New minor introduced in anthropology department

Jailyn Menefee

Kent State’s anthropology department announced a new course in its curriculum. The course, Introduction to Forensic Anthropology, will kick off the new forensic anthropology minor offered in fall.

Linda Spurlock, an assistant professor in anthropology, will teach the course and discuss the application of biological anthropology in a medico-legal context.

“We hope this class stays because it seems the topic is very popular and with the diversity of lectures and guest speakers I believe there is almost something for everyone,” Spurlock said.

The new course will cover human osteology, determining the biological profile—which includes sex, age, race and stature—facial reconstruction, identifying trauma to bones and the stages of decomposition.

“There will be a lab component to this class. On Tuesday, the class will get some background in a lecture format and then on Thursday break into groups and look at different things I’ve laid out,” Spurlock said.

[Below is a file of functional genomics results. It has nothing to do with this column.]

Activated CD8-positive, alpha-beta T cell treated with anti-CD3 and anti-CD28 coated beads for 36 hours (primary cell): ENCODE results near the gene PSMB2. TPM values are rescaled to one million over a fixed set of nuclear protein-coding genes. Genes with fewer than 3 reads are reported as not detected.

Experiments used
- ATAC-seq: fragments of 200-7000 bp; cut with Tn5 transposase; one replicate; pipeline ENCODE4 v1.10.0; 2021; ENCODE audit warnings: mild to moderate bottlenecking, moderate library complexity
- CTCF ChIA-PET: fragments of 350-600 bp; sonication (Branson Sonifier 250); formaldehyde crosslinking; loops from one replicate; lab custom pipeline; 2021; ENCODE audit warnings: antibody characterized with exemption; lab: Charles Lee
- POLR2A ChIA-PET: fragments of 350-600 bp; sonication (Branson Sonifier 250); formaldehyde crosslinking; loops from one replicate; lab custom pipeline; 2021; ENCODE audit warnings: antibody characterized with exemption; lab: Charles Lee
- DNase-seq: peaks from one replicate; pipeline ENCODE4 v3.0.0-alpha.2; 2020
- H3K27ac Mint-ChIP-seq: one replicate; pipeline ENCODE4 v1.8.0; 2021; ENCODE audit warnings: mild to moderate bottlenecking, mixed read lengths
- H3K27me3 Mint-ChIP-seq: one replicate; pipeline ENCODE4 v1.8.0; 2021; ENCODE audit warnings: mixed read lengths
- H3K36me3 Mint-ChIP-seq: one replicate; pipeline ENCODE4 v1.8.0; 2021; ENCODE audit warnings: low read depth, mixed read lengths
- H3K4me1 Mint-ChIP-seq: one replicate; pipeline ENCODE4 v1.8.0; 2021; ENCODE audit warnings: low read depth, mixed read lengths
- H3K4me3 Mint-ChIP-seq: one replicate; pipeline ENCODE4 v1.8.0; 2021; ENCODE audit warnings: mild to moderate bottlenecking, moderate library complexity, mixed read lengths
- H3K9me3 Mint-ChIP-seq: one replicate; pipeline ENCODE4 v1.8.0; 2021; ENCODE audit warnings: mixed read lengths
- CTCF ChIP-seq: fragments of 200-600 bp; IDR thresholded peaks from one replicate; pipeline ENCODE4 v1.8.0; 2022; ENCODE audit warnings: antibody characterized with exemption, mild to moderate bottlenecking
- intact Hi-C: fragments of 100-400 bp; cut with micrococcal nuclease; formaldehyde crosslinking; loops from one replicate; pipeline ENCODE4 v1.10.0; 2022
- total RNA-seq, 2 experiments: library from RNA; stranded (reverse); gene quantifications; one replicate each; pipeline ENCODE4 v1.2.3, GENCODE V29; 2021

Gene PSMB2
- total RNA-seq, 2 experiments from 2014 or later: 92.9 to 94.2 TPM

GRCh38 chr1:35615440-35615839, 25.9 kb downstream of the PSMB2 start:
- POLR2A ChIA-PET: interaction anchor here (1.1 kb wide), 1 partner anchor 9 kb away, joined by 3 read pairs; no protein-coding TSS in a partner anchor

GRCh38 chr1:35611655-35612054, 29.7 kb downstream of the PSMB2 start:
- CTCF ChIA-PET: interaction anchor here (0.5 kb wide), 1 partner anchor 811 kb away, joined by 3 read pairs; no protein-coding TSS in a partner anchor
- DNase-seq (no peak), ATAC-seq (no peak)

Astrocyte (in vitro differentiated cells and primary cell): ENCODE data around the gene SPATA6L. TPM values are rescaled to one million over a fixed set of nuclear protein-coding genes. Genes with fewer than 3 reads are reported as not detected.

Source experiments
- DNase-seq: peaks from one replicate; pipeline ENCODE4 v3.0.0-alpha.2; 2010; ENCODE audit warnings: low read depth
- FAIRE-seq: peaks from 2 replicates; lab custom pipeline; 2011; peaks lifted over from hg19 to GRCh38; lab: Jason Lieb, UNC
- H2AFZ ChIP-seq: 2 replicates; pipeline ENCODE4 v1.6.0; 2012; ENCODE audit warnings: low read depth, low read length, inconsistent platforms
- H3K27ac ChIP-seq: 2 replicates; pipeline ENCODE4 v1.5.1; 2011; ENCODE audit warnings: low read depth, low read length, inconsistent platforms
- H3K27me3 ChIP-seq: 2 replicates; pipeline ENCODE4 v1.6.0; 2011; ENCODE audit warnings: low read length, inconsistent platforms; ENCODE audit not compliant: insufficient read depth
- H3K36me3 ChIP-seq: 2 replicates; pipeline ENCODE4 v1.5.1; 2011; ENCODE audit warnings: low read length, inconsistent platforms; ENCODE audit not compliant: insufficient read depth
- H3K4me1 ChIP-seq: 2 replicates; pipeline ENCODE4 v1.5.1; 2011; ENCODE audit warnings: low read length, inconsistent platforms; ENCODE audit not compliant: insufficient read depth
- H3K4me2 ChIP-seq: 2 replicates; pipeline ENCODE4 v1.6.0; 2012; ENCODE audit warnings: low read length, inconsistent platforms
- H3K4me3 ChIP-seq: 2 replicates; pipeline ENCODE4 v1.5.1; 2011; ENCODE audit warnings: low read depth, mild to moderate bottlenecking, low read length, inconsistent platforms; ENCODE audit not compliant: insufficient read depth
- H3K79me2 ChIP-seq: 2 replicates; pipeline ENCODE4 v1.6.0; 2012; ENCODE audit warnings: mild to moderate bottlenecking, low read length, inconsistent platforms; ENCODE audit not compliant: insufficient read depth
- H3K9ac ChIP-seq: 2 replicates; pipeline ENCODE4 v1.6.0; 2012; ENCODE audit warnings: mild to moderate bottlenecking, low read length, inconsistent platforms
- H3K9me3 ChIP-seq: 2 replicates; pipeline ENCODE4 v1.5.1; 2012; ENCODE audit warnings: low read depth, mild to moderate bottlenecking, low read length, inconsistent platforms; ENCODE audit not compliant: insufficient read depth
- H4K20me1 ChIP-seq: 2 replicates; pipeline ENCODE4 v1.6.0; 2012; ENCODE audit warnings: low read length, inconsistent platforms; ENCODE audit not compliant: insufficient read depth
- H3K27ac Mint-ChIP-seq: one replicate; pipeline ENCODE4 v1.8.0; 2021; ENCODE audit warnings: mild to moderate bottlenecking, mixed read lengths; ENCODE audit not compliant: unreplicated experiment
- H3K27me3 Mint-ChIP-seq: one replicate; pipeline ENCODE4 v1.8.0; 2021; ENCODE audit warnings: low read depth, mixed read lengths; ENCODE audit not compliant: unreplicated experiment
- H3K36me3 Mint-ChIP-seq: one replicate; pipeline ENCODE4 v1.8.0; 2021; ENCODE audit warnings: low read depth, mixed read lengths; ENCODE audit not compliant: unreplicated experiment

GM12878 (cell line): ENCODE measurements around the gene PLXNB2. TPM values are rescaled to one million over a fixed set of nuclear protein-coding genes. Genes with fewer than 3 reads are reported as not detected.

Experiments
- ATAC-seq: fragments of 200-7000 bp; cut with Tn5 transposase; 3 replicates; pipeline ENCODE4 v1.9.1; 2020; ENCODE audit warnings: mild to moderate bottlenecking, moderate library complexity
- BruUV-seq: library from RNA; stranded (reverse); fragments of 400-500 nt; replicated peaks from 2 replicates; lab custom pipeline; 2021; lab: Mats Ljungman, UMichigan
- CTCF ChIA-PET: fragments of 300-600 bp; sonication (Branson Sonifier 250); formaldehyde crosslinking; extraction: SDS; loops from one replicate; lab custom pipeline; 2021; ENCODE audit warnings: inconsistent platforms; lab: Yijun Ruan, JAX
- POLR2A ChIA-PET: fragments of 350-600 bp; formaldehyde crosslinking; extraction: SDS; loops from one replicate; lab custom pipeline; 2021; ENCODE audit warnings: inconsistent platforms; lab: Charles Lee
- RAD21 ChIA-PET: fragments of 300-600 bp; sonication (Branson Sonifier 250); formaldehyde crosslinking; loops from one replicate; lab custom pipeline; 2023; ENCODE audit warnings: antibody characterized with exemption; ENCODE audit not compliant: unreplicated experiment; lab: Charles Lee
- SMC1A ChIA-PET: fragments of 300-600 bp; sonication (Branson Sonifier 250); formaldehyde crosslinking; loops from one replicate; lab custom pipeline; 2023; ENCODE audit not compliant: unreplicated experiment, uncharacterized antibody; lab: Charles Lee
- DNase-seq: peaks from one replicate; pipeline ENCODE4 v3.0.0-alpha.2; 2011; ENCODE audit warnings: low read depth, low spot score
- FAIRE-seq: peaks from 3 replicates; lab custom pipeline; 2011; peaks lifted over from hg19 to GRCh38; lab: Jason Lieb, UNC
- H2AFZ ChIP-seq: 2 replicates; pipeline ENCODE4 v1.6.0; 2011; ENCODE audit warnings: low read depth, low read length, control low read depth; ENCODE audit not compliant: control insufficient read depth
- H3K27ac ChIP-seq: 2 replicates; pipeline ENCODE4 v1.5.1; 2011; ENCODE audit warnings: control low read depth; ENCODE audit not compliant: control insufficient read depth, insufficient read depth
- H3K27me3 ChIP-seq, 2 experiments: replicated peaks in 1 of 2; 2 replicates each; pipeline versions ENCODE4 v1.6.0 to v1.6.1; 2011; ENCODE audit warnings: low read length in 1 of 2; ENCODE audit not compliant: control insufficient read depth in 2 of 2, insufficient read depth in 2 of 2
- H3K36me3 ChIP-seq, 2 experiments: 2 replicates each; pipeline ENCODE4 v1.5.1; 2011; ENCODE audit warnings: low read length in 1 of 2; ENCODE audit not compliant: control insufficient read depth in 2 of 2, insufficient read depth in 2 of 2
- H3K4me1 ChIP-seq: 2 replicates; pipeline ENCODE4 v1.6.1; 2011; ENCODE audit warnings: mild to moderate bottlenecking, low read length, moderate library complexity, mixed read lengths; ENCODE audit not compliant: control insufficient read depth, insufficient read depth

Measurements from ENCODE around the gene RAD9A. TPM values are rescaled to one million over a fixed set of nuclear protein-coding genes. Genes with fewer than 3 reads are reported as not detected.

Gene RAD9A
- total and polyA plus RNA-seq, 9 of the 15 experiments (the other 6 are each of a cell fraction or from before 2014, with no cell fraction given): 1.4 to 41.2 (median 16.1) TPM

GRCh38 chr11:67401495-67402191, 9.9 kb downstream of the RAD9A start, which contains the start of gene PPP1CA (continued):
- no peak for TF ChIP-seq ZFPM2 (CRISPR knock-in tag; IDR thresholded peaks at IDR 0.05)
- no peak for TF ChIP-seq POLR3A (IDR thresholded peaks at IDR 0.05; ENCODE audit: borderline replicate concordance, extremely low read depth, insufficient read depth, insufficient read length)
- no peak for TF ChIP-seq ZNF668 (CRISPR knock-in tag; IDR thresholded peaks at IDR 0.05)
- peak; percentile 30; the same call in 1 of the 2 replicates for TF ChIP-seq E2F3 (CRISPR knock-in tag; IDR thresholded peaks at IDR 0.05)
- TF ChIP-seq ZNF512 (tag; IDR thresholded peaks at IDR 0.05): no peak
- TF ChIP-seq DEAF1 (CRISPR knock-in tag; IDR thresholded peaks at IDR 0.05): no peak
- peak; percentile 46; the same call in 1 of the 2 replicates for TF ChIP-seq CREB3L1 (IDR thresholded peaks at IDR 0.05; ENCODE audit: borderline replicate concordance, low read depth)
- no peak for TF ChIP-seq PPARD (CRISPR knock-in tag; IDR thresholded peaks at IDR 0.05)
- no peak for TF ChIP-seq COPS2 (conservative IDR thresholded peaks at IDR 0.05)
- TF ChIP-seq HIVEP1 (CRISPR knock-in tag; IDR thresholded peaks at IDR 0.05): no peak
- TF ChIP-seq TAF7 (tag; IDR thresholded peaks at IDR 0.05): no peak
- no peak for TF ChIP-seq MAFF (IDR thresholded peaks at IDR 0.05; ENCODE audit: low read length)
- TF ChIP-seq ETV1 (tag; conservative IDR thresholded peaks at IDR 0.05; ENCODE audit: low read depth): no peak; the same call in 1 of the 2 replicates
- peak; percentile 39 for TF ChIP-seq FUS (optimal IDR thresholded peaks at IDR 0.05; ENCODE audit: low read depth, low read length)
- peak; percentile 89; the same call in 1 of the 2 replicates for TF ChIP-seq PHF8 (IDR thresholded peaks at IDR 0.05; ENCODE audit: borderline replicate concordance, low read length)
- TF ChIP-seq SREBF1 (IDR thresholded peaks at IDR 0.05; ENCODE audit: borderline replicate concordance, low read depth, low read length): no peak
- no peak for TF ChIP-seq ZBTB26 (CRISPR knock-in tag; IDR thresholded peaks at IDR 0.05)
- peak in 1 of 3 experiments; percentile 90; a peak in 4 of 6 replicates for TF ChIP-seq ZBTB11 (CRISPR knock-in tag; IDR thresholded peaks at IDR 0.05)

This class will be one of the first classes offered in the new forensic anthropology minor being developed by the department.

Members of the anthropology department are hopeful the new minor will grow within the school.

“It’ll be fantastic in terms of the fact that it’ll be the doorway to the new forensic anthropology minor we’re developing here, but we are trying to build a forensic anthropology minor with the vision of building it into a major one day,” said Anthony Tosi, an assistant professor in the anthropology department.

Television shows have put forensics in the spotlight through overly dramatized reenactments.

“Although you will see things (in television shows) like CSI, Hollywood is different than real life. But the techniques they use (and) the science they use is real. The speed and the gloss in which they do it is not real life. The underlying science is real,” Tosi said.

Tosi discussed Spurlock and her qualifications for teaching the anthropology course.

“We have the expertise, even though we are a small department. Three of us have testimony experience; Linda has testified as an expert witness many times, Dr. Owen Lovejoy has and I testified in New York about 25 times,” Tosi said.

Jailyn Menefee is a social sciences reporter for The Kent Stater. Contact her at [email protected]